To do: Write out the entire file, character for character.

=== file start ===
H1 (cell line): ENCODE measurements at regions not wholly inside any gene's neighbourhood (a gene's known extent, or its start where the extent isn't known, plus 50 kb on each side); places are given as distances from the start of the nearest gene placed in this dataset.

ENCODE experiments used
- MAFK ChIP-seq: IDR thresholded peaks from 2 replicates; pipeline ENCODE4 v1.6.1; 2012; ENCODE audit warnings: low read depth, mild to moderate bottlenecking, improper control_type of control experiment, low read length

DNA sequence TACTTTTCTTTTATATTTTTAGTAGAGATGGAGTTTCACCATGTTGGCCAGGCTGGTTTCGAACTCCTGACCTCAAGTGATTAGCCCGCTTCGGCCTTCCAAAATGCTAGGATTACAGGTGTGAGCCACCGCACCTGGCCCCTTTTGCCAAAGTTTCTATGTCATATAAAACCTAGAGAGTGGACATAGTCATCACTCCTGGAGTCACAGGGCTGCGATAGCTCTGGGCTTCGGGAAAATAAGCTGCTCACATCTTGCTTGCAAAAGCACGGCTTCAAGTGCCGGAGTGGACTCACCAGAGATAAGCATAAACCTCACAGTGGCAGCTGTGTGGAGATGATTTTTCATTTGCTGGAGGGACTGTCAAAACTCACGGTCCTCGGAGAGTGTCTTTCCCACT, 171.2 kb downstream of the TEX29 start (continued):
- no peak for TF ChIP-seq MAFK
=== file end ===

H1 (cell line): ENCODE measurements at regions not wholly inside any gene's neighbourhood (a gene's known extent, or its start where the extent isn't known, plus 50 kb on each side); places are given as distances from the start of the nearest gene placed in this dataset.

ENCODE experiments used
- MAFK ChIP-seq: IDR thresholded peaks from 2 replicates; pipeline ENCODE4 v1.6.1; 2012; ENCODE audit warnings: low read depth, mild to moderate bottlenecking, improper control_type of control experiment, low read length

DNA sequence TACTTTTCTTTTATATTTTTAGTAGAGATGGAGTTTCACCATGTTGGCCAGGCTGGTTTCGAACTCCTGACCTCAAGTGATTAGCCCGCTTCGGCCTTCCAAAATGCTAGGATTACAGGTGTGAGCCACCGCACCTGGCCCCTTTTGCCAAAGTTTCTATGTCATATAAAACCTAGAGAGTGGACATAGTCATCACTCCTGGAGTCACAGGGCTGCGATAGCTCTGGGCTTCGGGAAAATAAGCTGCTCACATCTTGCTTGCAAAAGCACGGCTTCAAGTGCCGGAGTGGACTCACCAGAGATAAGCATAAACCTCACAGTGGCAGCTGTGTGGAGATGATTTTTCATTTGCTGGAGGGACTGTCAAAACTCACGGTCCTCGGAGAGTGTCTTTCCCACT, 171.2 kb downstream of the TEX29 start (continued):
- no peak for TF ChIP-seq MAFK